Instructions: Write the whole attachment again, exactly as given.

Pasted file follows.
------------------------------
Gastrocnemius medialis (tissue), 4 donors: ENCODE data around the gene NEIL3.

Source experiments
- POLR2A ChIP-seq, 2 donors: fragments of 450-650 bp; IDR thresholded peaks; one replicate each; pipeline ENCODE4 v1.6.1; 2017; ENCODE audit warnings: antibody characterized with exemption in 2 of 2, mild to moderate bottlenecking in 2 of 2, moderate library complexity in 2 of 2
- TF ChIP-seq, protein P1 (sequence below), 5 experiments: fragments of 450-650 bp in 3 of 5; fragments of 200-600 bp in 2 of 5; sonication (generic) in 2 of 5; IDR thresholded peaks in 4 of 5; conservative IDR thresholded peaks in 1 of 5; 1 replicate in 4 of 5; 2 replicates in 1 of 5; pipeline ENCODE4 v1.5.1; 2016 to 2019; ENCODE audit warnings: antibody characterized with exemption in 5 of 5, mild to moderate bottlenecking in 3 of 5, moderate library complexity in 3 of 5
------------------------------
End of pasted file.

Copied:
Gastrocnemius medialis (tissue), 4 donors: ENCODE data around the gene NEIL3.

Source experiments
- POLR2A ChIP-seq, 2 donors: fragments of 450-650 bp; IDR thresholded peaks; one replicate each; pipeline ENCODE4 v1.6.1; 2017; ENCODE audit warnings: antibody characterized with exemption in 2 of 2, mild to moderate bottlenecking in 2 of 2, moderate library complexity in 2 of 2
- TF ChIP-seq, protein P1 (sequence below), 5 experiments: fragments of 450-650 bp in 3 of 5; fragments of 200-600 bp in 2 of 5; sonication (generic) in 2 of 5; IDR thresholded peaks in 4 of 5; conservative IDR thresholded peaks in 1 of 5; 1 replicate in 4 of 5; 2 replicates in 1 of 5; pipeline ENCODE4 v1.5.1; 2016 to 2019; ENCODE audit warnings: antibody characterized with exemption in 5 of 5, mild to moderate bottlenecking in 3 of 5, moderate library complexity in 3 of 5